January 25, 2000 11:47am
Strip Clubs Take Off in Atlanta
by: James Pilcher
(ATLANTA, GA) -- As thousands of football fans descend on the city for the Super Bowl, big crowds are expected at all of Atlanta's tourist attractions: the King Center, the Margaret Mitchell House, the High Museum and the Gold Club.
Atlanta's strip clubs have become as much a symbol of this city as Coca-Cola. When big events come to town, smiling young women greet out-of-towners at the entrances to hotels, restaurants and sports venues, passing out tiny cards that grant free admission to the clubs. Industry estimates say 60 percent of the clubs' business comes straight from the wallets of visitors.
The clubs cater to conventioneers, going so far as printing restaurant-sounding names on credit card receipts so patrons can submit their expenses to accountants and spouses without fear. The Cheetah, for example, becomes the International Grill on credit card bills.
Industry publications say the Gold Club, perhaps the most elaborate in town, is the nation's most profitable strip club, bringing in more $10 million a year.
The clubs also are popular with professional athletes. Last month, the New York Daily News reported that the Gold Club provided thousands of dollars' worth of strippers and alcohol to NBA stars Patrick Ewing, Dennis Rodman and Charles Oakley.
Many in this Bible Belt town have complained about the clubs for years, but they have continued to thrive.
"These businesses are nothing more than bottom feeders in the tourism industry," said Henry Munford, marketing director for the Georgia World Congress Center, one of the nation's most successful convention centers.
Tourism officials admit a link exists between the clubs and Atlanta's booming convention trade. But they add that planners of events such as the Southern Baptist convention, the 2000 baseball All-Star Game and Sunday's Super Bowl don't come to town because of naked women dancing in high heels.
"Most of the people who make these decisions are women, anyway," Munford said. "And we certainly don't use it to promote the city."
Instead, they credit Atlanta's modern facilities, large airport and affordable hotel rooms. But unlike competitors such as San Antonio, New Orleans and New York, Atlanta has no Riverwalk, French Quarter or Broadway to keep visitors occupied.
Downtown Atlanta is very business-oriented, with much of town shutting down at 5:30 p.m. Where are out-of-towners supposed to go for some nightlife?
Many of the strip clubs are located within a $5 cab ride of the major hotels, while Buckhead - where many of the city's other bars are located - requires a drive that can take as long as 30 minutes because of Atlanta's infamous traffic.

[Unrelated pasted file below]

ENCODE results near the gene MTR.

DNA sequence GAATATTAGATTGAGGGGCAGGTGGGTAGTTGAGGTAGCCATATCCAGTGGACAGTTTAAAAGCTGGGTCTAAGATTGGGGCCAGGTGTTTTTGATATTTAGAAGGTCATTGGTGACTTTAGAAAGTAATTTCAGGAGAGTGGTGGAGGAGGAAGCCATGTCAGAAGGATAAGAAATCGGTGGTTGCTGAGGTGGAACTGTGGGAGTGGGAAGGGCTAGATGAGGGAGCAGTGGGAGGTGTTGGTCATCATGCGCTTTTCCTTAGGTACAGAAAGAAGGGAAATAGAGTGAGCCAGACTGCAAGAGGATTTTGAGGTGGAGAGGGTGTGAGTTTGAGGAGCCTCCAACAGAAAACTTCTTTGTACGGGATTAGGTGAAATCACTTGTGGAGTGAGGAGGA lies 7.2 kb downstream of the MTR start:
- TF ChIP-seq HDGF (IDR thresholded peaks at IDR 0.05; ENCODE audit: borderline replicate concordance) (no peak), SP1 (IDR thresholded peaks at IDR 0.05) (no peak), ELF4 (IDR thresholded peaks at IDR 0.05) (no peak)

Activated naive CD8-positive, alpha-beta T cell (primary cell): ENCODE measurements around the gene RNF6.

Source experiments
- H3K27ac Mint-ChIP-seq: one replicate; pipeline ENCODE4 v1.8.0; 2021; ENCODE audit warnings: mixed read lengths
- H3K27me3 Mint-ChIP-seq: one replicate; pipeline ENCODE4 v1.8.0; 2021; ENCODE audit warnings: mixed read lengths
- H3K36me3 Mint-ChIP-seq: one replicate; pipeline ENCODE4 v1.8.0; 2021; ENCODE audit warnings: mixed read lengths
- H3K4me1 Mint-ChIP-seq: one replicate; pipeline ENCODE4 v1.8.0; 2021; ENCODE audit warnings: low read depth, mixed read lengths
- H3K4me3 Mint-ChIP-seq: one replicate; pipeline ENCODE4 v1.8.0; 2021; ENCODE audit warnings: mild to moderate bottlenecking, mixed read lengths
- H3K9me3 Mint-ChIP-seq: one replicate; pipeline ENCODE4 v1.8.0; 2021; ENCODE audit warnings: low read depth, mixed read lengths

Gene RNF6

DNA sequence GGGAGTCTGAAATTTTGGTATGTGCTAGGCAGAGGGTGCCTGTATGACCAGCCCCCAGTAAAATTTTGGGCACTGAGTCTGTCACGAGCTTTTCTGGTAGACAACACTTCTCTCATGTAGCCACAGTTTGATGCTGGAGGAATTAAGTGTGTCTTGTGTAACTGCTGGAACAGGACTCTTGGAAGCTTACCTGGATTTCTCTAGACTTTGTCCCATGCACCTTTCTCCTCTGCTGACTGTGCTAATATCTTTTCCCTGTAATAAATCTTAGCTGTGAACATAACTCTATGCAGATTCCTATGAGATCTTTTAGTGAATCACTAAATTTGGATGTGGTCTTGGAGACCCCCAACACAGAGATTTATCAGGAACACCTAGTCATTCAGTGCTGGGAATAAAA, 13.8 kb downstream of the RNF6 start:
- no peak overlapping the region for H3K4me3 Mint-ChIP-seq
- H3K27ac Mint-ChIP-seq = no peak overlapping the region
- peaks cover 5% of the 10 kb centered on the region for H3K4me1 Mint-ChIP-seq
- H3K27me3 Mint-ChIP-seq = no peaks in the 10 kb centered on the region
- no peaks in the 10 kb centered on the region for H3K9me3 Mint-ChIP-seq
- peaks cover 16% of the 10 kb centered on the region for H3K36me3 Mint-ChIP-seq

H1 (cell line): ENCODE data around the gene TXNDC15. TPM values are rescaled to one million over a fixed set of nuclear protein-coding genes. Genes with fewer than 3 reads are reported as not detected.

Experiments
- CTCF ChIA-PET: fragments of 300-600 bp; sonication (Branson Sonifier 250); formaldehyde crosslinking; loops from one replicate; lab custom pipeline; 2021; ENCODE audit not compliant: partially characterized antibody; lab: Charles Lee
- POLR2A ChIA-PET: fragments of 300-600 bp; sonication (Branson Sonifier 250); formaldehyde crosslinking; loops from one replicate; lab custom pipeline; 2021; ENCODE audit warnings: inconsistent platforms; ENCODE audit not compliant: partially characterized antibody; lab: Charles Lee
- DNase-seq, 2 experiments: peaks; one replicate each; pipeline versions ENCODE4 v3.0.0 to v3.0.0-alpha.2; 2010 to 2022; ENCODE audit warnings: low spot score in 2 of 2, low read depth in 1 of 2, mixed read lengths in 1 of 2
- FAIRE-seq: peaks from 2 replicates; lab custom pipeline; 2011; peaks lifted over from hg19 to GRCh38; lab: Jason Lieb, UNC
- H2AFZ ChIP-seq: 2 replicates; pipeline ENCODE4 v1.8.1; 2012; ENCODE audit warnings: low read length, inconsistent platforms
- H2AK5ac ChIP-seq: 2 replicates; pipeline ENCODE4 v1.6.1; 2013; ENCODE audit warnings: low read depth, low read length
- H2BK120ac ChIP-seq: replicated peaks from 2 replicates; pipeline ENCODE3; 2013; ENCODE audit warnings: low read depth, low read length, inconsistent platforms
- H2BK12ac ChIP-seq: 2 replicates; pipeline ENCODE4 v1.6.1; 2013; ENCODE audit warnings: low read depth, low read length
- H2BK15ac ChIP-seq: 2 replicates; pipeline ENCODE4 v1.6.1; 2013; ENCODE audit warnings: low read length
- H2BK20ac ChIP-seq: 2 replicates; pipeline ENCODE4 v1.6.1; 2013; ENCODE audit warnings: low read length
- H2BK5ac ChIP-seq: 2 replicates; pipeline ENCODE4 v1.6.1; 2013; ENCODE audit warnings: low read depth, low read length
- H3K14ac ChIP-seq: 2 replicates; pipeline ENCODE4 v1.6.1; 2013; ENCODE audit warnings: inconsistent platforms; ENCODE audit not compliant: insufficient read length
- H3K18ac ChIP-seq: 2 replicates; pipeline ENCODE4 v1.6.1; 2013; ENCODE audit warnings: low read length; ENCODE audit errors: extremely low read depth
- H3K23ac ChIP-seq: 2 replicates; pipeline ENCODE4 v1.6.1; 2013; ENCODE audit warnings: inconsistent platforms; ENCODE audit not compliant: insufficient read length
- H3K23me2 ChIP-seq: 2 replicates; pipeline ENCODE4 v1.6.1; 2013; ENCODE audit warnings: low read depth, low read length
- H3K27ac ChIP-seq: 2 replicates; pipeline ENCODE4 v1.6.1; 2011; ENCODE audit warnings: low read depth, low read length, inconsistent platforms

Sophia, a 31-year-old dancer who would give only her stage name, is a veteran of three different Atlanta clubs. They all offer shuttle services from downtown hotels, and the clubs tip concierges, bellboys and taxi drivers if they send guests their way.
"When there's a big show or convention in town, they'll pull up by the busloads," Sophia said while counting out $47 in tips she made during 10 minutes of dancing. "I guess when these guys get out of town, they feel they can let their hair down. I have no trouble taking advantage of that."
The Atlanta strip clubs try to differentiate themselves from exotic dancing that visitors might have experienced in other towns. They use a format that is closer to glitzy Las Vegas show palace than a seedy Times Square peep show.
Unlike many states, dancers in Georgia can be completely nude, no G-strings or pasties. And Atlanta clubs try cater to businessmen with a touch of class - quality meals served on linen tablecloths, marbled bathrooms with attendants and mirrored walls with brass trim.
Alan Begner, a lawyer who represents about half the area's 20 strip clubs and several lingerie modeling parlors, says few cities allow alcohol and completely nude dancing in the same establishment. The threat of losing those liquor licenses keeps the clubs in line.
"The licenses are so valuable that the clubs usually adhere to standards even tougher than those adhered to by local officials," Begner said. "Some of the things that go on in the clubs without liquor would shock the people who are trying to shut the industry down, because there's no check there."
Mayor Bill Campbell has been trying to revoke the license of the Gold Club since the owner and some employees were indicted on federal racketeering charges. Many have used that case to call for more restrictions on the clubs.
"The city needs to ask the question at what price do they pay for financial gain?" said the Rev. Robert Sims, pastor of Redeemer Lutheran Church - located just blocks away from Cheetah 3, the city's second-most profitable club.
"As long as we follow the rules, we're not going anywhere," said Ted Gibson, who has managed several adult clubs and currently runs Oasis Goodtime Emporium in suburban Atlanta. "People look for this kind of entertainment, and as long as they're looking, there'll be someone to give it to them."